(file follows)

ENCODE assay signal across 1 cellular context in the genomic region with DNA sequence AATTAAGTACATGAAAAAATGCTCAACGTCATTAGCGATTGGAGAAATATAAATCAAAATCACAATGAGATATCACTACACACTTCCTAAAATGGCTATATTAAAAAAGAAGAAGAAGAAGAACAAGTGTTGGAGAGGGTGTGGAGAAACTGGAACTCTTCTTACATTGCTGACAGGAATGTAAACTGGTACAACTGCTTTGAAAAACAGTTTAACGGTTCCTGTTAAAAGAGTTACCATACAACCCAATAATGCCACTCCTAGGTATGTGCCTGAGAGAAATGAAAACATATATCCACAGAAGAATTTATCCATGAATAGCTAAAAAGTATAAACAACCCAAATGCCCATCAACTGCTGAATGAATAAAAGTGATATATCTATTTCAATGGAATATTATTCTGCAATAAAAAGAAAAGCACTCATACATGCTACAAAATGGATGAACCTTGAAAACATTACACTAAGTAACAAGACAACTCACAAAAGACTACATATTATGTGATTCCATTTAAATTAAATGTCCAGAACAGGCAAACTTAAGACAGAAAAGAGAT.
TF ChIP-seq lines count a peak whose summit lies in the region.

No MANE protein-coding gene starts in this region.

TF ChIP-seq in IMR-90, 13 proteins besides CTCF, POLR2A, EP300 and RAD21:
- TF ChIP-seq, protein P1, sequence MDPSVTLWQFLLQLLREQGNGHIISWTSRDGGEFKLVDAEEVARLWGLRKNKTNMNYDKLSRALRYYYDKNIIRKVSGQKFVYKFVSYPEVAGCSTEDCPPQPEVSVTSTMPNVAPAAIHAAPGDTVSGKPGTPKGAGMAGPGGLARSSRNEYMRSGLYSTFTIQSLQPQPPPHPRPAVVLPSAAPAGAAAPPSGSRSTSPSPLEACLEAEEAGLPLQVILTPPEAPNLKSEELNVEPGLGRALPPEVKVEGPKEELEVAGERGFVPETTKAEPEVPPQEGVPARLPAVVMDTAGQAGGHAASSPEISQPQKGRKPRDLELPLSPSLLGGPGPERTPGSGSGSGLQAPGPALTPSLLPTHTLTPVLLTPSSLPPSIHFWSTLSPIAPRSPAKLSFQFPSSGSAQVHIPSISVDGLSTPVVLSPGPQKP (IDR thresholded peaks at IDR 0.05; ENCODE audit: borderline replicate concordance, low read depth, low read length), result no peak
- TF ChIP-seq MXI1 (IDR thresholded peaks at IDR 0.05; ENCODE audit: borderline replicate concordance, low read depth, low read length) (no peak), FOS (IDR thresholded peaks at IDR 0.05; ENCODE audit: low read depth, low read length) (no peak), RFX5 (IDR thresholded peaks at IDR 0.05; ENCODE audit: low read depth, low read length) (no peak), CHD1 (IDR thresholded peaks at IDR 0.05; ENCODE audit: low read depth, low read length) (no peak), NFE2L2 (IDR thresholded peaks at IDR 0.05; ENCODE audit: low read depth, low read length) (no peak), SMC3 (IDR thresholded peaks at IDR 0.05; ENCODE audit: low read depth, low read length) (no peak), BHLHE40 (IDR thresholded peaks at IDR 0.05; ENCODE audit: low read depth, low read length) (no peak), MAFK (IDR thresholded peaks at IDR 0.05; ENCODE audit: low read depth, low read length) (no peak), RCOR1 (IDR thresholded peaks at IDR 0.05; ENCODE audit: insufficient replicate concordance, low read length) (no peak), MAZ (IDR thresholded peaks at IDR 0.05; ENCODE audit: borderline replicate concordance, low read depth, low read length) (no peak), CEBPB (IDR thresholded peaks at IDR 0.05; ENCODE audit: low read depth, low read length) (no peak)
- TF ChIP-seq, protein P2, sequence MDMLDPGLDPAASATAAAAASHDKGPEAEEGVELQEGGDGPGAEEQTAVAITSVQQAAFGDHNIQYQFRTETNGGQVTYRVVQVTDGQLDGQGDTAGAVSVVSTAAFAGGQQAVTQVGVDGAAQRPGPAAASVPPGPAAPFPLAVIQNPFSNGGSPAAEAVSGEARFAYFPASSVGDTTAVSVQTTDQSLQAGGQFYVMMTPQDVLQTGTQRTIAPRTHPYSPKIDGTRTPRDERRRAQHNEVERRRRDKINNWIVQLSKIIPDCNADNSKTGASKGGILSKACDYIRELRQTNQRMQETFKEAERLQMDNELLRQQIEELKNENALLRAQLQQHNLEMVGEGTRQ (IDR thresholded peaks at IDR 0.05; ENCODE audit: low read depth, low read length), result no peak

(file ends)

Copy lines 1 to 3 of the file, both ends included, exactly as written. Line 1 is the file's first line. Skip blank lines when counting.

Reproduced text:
ENCODE assay signal across 1 cellular context in the genomic region with DNA sequence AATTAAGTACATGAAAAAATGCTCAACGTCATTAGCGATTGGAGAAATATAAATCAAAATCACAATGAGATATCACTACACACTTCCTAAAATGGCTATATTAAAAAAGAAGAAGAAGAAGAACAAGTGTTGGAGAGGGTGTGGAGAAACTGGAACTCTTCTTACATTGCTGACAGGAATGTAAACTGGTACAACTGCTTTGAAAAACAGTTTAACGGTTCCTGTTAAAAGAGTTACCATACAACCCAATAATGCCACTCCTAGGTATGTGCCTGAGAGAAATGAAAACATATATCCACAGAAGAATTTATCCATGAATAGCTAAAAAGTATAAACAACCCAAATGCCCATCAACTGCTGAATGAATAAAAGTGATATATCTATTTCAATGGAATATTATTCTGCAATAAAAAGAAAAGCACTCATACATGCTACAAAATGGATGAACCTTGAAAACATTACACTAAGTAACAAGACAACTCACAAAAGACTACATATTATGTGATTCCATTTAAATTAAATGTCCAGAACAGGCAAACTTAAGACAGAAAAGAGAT.
TF ChIP-seq lines count a peak whose summit lies in the region.

No MANE protein-coding gene starts in this region.